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A Comparative Study of Early MSS and Translation Techniques in MSS Sinai Ar. 1 and 2
In Christian Arabic Versions of Daniel, Miriam L. Hjälm provides an insight into the Arabic transmission of the biblical Book of Daniel. This book offers an inventory and a classification of extant manuscripts as well as a detailed account of the translation techniques employed in the early manuscripts. The use of the texts is discussed and the various versions are compared with liturgical Bible material.

Miriam L. Hjälm shows the importance of Arabic as a tool for understanding the development of the religious heritage of Christian communities under Muslim rule. Arabic became an indispensable part of the everyday life of many Near Eastern Christians and was increasingly used next to the established liturgical languages, which remained the standard measure of the biblical text.

The Arabic versions of the Bible are numerous and incredibly diverse. Christians living under Muslim rule began to write in Arabic and to translate the Bible into Arabic probably around the 8th century CE. The question whether there were translations before this time, particularly in the pre

Author: Hikmat Kachouh


This article examines the text of an Arabic Gospel manuscript from the “New Finds” at St. Catherine's Monastery, Sinai. It provides a general description of the codex, and then studies two hundred and thirty readings in Saint Luke's Gospel. These readings differ from the Majority Text and agree with some of the earliest Greek witnesses as well as ancient versions. The contribution of this manuscript is shown to be considerable, and a warning against minimizing the textual value of the Arabic versions.

In: Novum Testamentum
A Comparative Study of Jewish, Christian, and Muslim Sources
Author: Ronny Vollandt
This work offers a seminal research into Arabic translations of the Pentateuch. It is no exaggeration to speak of this field as a terra incognita. Biblical versions in Arabic were produced over many centuries, on the basis of a wide range of source languages (Hebrew, Syriac, Greek, or Coptic), and in varying contexts. The textual evidence for this study is exclusively based on a corpus of about 150 manuscripts, containing the Pentateuch in Arabic or parts thereof.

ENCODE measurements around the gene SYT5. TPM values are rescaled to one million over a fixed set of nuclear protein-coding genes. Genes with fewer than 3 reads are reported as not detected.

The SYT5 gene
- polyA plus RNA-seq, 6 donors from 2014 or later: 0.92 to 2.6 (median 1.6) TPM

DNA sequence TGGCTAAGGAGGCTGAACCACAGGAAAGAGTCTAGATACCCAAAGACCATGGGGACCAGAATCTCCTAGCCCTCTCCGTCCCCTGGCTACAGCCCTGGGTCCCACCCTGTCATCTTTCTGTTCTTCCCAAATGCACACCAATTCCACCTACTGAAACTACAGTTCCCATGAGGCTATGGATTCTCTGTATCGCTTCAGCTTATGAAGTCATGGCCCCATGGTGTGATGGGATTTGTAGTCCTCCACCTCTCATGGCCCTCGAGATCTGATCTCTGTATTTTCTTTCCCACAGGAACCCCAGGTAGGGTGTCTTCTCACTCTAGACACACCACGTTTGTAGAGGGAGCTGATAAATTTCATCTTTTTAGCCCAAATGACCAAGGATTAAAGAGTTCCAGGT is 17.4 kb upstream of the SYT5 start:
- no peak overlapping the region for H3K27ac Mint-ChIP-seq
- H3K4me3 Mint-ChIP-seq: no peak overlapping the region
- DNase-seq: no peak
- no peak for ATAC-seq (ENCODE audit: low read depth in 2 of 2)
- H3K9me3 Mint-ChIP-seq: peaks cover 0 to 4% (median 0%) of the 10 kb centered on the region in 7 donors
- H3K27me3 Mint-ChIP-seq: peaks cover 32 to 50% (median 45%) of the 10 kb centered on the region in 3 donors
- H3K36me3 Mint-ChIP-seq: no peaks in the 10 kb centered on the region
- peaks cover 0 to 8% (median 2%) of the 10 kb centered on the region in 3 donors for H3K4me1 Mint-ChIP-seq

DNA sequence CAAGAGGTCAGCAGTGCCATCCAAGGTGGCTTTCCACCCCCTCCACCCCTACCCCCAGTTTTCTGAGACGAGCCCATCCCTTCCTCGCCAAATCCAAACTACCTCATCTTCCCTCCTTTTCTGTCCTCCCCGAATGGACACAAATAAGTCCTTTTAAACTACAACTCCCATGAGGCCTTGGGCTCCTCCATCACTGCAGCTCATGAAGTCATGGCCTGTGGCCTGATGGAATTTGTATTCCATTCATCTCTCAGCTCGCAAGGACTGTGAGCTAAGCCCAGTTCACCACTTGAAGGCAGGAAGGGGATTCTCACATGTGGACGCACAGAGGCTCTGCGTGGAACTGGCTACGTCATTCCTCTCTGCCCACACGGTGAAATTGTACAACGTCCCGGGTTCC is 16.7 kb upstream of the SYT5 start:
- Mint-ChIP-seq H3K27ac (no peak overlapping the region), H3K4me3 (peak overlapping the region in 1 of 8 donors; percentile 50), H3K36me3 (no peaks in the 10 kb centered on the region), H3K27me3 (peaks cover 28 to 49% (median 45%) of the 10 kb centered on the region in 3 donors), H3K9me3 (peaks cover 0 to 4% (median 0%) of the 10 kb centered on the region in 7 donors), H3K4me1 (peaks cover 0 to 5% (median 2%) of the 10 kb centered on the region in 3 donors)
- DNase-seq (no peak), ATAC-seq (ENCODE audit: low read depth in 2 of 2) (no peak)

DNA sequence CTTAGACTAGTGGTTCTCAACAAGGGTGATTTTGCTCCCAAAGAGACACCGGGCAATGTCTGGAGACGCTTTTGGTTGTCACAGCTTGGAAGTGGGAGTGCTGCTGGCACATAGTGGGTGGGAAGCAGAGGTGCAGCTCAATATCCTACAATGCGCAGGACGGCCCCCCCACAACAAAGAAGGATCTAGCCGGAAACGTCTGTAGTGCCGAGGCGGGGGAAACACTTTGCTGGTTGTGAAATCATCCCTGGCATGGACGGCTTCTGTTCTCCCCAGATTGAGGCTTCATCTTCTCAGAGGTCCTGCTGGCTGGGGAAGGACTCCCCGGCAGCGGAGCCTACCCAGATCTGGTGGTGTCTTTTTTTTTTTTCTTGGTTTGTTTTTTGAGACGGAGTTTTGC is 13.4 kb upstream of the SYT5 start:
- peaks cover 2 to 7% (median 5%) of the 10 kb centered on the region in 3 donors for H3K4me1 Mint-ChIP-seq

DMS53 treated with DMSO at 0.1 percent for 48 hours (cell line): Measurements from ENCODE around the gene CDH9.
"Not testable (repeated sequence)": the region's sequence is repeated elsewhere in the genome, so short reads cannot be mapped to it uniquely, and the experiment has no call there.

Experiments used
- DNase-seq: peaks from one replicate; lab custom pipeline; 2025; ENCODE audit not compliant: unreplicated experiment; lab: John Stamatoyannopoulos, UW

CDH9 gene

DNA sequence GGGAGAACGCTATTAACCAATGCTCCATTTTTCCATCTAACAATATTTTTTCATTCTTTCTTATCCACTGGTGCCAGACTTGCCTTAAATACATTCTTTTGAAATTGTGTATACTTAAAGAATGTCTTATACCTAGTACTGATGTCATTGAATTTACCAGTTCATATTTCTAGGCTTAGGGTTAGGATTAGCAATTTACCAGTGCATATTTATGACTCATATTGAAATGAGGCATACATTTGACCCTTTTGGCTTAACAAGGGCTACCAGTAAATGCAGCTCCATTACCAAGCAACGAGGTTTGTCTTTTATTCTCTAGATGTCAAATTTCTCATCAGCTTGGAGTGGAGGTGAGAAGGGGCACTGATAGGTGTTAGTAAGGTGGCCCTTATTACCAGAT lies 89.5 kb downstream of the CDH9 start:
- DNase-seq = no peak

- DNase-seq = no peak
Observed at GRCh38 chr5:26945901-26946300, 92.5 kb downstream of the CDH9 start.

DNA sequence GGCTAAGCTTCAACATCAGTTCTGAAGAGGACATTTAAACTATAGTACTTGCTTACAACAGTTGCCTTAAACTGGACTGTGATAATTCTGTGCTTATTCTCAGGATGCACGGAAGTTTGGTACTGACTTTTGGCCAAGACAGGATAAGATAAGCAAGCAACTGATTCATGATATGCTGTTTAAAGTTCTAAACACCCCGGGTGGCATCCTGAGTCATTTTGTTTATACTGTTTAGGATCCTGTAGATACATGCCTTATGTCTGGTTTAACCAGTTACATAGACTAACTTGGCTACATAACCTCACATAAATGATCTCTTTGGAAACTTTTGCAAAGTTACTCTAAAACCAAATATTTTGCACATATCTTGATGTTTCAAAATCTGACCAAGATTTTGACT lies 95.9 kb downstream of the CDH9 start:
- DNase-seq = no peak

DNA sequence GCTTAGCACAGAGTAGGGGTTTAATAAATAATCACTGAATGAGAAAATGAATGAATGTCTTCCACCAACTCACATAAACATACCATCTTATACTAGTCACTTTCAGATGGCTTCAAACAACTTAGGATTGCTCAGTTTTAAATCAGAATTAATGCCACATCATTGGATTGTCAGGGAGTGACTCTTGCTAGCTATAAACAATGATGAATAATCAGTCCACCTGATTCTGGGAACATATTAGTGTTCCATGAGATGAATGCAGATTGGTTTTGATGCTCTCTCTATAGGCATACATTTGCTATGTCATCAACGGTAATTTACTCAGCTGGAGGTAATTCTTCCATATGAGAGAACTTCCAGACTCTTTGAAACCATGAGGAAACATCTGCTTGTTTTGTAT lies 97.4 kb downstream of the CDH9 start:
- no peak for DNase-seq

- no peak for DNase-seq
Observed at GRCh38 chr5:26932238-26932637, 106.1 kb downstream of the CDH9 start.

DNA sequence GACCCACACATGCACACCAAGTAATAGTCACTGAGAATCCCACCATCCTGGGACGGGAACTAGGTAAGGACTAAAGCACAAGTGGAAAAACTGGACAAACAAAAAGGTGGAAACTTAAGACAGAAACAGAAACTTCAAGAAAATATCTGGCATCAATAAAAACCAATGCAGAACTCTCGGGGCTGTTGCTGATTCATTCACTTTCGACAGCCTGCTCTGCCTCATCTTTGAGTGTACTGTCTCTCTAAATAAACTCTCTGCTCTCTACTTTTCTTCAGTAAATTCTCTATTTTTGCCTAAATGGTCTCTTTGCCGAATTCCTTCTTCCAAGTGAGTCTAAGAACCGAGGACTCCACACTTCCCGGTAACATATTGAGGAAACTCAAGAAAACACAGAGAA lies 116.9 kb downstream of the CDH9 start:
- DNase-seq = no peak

linguistically comparable? In examining two eighteenth/nineteenth-century AD Judaeo-Arabic versions of Qiṣṣat al-ğumğuma ‘The Story of the Skull’ (Cairo JC  104 and CUL T-S 37.39) alongside two Muslim Middle Arabic versions ( CUL Qq. 173 and BnF Arabe 3655), this paper explores the extent of their

Open Access
In: Intellectual History of the Islamicate World

Part of 2 Modern Editions of the Text of the Bible in Hebrew and the Ancient Versions (15th Century to the Present) - 2.7 Editions of the Arabic Versions  2.7.1 Primary Arabic Editions Editions of Saadiyah Gaon’s Tafsir Editions of the Arabic Versions apart from that of Saadiyah

In: Textual History of the Bible Online
Author: Vollandt, Ronny

Hebraisms in Arabic versions of the Bible result from the interference of the Hebrew source text in the translational language. They consist of a transfer of characteristic linguistic features from the source language to that of the target language, in which they are, by definition, unidiomatic

Editors: Akasoy and Alexander Fidora
This volume offers a critical edition of the only extant Arabic manuscript of the Nicomachean Ethics.
A comprehensive introduction by the late Douglas M. Dunlop describes the influence this major Aristotelian work had on Arabic literature. Dunlop’s annotated English translation includes important references to the Greek text of the Ethics. The appendix includes a select Greek-Arabic glossary.
Author: Joep Lameer
Naṣīr al-Dīn Ṭūsī’s (d. 672/1274) Nasirean Ethics is the single most important work on philosophical ethics in the history of Islam. Translated from the original Persian into Arabic in 713/1313, the present text was primarily intended for the Arabic-speaking majority of the people in Iraq. A fine example of medieval Persian-to-Arabic translation technique, this first edition carefully reproduces Middle Arabic elements that can be found throughout the text.
Author: L.S. Filius
Aristotle’s Historia Animalium is one of the most famous and influential zoological works that was ever written. It was translated into Arabic in the 9th century CE together with Aristotle’s other zoological works, On the Generation of Animals and On the Parts of Animals. As a result, the influence of Aristotelian zoology is widely traceable in classical Arabic literary culture and thought. The Arabic translation found its way into Europe through the 13th-century Latin translation by Michael Scotus, which was extensively used by medieval European scholars. A critical edition of the Arabic Historia Animalium has long been awaited, and Lourus Filius’s edition, based on all extant Arabic MSS, as well as on Scotus’s Latin translation, can rightly be seen as a scholarly landmark.